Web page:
The ‘‘Our towns’’ column is compiled each month by Carol Johnson of the Haviland-Heidgerd Historical Collection. The entries have been copied from the April issues of the New Paltz Independent. To get a closer look at these newspapers of the past, visit the staff of the Haviland-Heidgerd Historical Collection at the Elting Memorial Library at 93 Main Street in New Paltz, or call 255-5030.
The Press Bulletin of the Storrs Agricultural Experiment Station says:
“The champion egg for the year was laid by a White Leghorn hen owned by James O. LeFevre of New Paltz, N.Y., during the twenty-second week of the twelfth egg-laying contest at Storrs. This egg was 2.87 inches in length and 2.14 inches in diameter and weighed a little over 4 ounces.”
Men have been at work removing the old ice and snow from the south side of Main Street, much improving the appearance of the street. Old buildings in the rear of the Memorial House are being dismantled. They partially collapsed from the weight of the snow.
The Rosendale station of the Wallkill Valley Railroad was destroyed by fire on Saturday night at about midnight. The firemen responded to the call but the fire had gained so much headway that it was impossible to extinguish it, and the building which included the freight house containing considerable amount of freight was entirely destroyed. By the effects of the firemen the flames were prevented from spreading to other buildings. The station including the freight house was the largest building of the kind along the line of the road.
The roads are becoming more passable for automobiles. The mild weather on Tuesday brought the autos out in full force.
The body of Lewis C. Hart of Albany, who was drowned in the Hudson several months ago, was found floating in the river near Highland last week.
Reports continue to come in of the great damage done by mice and Jack rabbits to the young fruit trees set out within a few years past south of our village. The great depth of the snow afforded protection to the mice and their work, but the Jack rabbits can bark the trees to a much greater height than the field mice. Mr. Tice tells us he has noted one tree from which the bark was removed to the height of a man’s hand.
Miss Helen Gaffney, Miss Margaret Walsh, James Gaffney and John Dodd attended the Charity Ball in Kingston which was held on Monday night for the benefit of the Benedictine Hospital. They had the pleasure of meeting the son and daughter of Governor Al Smith.
To Whom it may Concern: Will the people who are talking so much about the Ku Klux Klan and myself get busy and prove I am a member. CHARLES ROBINSON, Highland, R.D. 4
A number of New Paltz people attended the violin recital given by Jascha Heifetz in the Poughkeepsie High School auditorium last Friday. The famous Polish pianist Ignace Ian Paderewski, will play in the Poughkeepsie High School auditorium on April 18.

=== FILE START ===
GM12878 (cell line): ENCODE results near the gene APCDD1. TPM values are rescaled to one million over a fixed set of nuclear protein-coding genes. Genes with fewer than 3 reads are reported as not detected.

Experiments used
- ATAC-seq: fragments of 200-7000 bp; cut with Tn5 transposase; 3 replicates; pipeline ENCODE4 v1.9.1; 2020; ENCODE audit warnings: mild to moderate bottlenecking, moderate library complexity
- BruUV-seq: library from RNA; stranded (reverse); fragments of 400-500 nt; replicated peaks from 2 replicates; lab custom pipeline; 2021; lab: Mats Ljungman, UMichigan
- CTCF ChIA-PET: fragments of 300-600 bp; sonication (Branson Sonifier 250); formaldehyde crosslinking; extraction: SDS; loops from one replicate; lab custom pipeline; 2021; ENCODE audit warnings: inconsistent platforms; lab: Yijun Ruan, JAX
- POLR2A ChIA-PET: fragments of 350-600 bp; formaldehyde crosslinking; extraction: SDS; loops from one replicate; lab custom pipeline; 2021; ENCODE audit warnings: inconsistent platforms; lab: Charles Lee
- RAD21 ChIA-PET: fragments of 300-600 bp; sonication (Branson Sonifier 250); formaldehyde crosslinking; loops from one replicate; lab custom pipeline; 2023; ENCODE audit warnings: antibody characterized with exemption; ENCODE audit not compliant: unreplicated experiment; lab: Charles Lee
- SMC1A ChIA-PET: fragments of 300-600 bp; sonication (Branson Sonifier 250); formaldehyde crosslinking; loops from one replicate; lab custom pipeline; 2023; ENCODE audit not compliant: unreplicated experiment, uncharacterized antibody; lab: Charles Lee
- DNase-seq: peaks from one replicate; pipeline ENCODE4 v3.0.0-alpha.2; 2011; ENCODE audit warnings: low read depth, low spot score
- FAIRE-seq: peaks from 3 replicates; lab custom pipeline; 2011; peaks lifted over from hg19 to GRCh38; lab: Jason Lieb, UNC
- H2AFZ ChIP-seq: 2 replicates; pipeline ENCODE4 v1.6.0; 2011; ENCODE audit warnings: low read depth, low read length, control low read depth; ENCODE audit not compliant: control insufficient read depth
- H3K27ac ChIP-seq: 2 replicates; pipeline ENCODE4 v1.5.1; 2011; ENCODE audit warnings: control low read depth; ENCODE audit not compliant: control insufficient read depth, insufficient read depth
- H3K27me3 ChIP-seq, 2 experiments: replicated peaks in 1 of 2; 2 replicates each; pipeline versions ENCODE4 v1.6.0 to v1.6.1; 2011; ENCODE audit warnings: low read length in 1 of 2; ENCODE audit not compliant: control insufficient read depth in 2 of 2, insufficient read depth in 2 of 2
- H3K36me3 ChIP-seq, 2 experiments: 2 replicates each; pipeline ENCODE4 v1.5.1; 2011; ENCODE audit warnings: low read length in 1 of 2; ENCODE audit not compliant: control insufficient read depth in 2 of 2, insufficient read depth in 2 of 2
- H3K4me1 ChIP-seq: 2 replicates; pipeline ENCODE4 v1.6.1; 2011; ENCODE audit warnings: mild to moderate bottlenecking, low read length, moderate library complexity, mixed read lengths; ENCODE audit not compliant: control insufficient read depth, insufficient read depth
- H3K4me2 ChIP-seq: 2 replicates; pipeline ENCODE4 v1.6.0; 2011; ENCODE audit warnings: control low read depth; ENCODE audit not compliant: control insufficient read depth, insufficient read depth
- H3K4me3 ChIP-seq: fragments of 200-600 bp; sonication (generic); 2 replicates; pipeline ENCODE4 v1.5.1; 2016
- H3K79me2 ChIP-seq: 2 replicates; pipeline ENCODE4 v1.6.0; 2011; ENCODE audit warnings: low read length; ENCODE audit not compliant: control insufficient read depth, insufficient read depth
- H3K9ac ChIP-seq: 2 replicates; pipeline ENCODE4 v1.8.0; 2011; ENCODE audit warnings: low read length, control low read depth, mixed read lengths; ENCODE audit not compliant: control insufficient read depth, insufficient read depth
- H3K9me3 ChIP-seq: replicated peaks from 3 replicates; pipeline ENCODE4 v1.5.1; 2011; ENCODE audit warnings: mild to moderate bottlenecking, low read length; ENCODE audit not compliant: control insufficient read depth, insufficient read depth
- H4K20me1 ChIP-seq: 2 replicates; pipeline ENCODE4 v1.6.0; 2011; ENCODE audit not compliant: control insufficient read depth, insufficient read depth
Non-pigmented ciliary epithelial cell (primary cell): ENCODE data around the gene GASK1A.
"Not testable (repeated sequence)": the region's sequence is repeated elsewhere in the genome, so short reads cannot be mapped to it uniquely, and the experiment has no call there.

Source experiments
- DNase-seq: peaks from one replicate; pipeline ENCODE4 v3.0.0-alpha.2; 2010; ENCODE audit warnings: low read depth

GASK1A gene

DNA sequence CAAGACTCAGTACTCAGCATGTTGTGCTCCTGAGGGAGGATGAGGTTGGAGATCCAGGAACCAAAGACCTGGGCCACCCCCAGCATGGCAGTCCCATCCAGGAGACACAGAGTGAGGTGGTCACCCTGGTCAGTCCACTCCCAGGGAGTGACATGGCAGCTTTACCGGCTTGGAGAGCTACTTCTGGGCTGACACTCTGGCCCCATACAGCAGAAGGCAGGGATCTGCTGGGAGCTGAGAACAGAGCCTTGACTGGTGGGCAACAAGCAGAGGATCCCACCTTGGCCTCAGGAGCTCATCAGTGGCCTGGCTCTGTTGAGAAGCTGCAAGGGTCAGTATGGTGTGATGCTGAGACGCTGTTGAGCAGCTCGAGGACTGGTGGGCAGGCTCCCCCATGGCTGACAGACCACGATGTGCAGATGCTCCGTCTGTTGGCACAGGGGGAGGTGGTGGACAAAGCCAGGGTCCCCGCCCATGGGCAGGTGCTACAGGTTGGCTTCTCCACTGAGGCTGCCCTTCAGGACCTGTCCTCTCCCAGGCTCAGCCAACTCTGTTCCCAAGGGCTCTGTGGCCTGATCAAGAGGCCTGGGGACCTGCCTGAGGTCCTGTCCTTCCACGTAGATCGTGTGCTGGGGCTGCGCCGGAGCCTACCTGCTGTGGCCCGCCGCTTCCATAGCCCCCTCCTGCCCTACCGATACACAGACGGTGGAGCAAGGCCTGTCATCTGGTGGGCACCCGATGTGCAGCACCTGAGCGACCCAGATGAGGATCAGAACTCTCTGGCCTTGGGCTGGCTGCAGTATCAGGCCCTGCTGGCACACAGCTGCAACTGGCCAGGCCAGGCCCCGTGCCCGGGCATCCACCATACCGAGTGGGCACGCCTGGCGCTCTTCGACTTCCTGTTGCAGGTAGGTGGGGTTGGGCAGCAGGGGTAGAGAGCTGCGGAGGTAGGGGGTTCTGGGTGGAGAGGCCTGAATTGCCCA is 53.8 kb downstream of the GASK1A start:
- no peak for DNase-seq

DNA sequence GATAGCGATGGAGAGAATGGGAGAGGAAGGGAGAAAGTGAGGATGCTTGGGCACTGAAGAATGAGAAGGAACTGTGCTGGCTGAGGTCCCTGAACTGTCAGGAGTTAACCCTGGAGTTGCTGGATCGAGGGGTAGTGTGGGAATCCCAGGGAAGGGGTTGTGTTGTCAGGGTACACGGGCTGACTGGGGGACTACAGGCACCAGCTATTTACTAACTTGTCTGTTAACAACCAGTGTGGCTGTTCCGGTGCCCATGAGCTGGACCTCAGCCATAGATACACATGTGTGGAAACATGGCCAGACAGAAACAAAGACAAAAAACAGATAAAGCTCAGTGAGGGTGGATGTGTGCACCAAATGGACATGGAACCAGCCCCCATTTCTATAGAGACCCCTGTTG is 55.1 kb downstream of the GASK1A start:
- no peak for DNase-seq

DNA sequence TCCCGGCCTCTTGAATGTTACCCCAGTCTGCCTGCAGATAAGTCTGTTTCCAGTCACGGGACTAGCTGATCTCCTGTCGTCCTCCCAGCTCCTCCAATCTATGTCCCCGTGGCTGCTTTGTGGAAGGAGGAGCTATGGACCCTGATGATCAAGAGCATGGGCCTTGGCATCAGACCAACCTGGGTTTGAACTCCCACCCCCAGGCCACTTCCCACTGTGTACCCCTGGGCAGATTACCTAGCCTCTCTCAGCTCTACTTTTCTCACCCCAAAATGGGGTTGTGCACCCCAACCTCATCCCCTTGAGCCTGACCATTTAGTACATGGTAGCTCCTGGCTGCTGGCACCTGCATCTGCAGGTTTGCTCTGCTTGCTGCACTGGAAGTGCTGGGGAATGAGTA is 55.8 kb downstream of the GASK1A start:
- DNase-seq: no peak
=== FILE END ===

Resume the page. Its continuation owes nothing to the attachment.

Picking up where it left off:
Parts of the first cars to be assembled at the automobile plant at Wallkill have begun to arrive at Wallkill.
Hands on the Arbuckle Farms are receiving forty-five cents an hour. On the Mrs. Jamison place farming will be carried this year for pleasure rather than for profit. Much work will be done in landscape farming. There are about twenty men at work for Mrs. Jamison at the Arbuckle Farms. No plowing has been done yet. They are setting out a great number of trees, especially pines. There will be a fine avenue from the residence to the swimming ground at the Wallkill.
A large gang of men are taking up the old rails on the Wallkill Valley railroad at Gardiner and replacing them with heavier ones.
The first shad of the season was caught in the Hudson River at Highland last week by Bob Barret and Charles Raymond.
New Paltz High School baseball team played the Mohonk School team on Saturday afternoon. The score was New Paltz 12, Mohonk 10. On Friday our high school boys played Raymond Riordon team with the resulting score of: New Paltz 7, Riordon 6. Our local team is certainly making an excellent beginning.
About fifty boys and several of the teachers of the Mohonk School attended services in the Reformed Church on last Sunday morning. About twenty of the boys were on mounts and the others came in wagons. They are husky lads which prove that the mountain air is a fine tonic for growing boys.
New Paltz has done nothing yet, but should take a prominent part in the Tercentenary Celebration of the settlement of New York by Walloons and Huguenots to be held next year. We would suggest that Mme. Carlo Polifeme be asked to co-operate with the New Paltz Huguenot Memorial Society. Mme. Polifeme, whose home was in Lille, a Walloon center near the farm where Louis DuBois was born, takes a deep interest in New Paltz and her tireless energy has carried through to a successful conclusion every enterprise she has undertaken.
A number of fruit growers who stored apples through the winter waiting for a better price have been moving the last of their product and receiving a good price for them. Most of the fruit has been shipped to New York City during the past two months. Several who had spoilage in storage, and were unable to sell number 1 apples, disposed of their fruit to the vinegar companies.
Mr. Millham will start up his barrel factory this week. He has been late in starting this year on account of the bad condition of the roads. He will have six men at work at the outset. Stock for the barrels is considerably higher than it was last year and it is supposed that the price for barrels will be higher. Mr. Millham has commenced shipping barrels this week, sending a carload to the factory of sugar products at Arkville, N.Y.